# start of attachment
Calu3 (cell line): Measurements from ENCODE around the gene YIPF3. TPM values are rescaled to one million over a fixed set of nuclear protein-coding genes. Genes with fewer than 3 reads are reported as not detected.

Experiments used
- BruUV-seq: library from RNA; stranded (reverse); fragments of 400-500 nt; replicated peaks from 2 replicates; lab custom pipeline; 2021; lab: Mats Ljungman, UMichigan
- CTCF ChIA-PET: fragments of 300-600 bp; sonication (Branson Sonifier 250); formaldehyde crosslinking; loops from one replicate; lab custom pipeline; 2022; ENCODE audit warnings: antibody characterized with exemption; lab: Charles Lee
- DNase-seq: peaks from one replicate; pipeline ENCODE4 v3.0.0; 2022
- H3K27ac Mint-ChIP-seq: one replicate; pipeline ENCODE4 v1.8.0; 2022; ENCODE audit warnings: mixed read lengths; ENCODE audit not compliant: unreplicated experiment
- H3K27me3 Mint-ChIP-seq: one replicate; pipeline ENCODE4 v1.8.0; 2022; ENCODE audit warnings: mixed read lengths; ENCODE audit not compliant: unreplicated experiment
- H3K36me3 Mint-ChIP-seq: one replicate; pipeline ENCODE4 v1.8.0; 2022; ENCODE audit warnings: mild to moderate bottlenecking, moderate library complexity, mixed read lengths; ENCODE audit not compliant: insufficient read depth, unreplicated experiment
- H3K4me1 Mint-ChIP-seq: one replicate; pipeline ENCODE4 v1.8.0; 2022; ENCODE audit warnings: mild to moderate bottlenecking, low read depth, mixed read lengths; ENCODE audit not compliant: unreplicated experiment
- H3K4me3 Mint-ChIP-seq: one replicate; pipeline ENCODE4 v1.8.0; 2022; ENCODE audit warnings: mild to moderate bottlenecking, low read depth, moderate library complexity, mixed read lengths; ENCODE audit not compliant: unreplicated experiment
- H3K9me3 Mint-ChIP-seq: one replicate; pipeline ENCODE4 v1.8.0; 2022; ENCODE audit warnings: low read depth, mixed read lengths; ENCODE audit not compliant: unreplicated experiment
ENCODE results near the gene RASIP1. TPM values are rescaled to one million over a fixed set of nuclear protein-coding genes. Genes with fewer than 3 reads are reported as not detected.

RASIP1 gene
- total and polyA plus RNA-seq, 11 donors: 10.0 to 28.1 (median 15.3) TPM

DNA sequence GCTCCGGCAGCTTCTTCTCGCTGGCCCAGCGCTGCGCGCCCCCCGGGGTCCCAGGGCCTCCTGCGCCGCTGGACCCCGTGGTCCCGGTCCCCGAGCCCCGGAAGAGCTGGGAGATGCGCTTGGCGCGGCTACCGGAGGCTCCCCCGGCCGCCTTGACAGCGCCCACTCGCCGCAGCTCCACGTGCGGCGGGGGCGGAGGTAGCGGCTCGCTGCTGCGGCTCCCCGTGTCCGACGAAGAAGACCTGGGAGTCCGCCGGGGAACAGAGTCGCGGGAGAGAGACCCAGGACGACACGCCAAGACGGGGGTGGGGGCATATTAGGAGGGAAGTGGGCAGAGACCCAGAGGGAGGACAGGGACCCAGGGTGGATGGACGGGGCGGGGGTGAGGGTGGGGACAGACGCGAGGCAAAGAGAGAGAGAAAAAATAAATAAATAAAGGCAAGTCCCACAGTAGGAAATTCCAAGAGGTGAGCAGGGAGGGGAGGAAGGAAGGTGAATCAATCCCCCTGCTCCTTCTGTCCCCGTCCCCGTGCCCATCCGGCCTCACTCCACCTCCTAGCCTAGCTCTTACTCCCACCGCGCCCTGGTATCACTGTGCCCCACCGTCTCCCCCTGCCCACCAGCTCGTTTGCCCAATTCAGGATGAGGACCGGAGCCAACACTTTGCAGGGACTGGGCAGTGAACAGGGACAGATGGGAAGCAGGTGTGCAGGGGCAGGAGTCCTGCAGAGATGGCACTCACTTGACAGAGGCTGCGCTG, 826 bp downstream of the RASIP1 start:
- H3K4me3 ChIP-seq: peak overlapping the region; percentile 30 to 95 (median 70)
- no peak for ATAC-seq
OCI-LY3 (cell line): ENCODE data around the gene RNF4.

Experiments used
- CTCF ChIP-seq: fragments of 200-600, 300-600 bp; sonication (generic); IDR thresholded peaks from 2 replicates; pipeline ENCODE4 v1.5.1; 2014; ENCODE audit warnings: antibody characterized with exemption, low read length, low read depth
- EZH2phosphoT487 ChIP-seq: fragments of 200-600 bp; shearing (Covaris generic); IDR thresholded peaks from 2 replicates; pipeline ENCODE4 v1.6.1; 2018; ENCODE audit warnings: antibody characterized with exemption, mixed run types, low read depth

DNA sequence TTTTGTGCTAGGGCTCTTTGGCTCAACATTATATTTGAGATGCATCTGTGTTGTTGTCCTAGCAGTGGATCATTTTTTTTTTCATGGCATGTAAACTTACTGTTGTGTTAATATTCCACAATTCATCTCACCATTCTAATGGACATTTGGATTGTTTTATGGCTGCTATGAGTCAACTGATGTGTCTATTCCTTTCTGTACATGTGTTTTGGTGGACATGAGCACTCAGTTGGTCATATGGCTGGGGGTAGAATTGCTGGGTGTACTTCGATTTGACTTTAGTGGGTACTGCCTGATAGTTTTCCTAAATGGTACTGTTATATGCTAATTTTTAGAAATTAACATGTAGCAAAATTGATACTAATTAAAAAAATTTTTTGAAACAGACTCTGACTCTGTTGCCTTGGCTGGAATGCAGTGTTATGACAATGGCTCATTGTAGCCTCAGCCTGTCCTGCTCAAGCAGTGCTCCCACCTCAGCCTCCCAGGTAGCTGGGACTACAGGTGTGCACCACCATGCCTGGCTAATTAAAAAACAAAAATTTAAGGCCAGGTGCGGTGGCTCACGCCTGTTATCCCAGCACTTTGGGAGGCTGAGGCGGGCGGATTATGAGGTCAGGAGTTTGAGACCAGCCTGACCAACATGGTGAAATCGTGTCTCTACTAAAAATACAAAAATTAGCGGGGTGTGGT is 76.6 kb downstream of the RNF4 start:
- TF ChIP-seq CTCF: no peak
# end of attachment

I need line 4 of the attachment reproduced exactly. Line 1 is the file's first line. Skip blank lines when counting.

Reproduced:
- CTCF ChIA-PET: fragments of 300-600 bp; sonication (Branson Sonifier 250); formaldehyde crosslinking; loops from one replicate; lab custom pipeline; 2022; ENCODE audit warnings: antibody characterized with exemption; lab: Charles Lee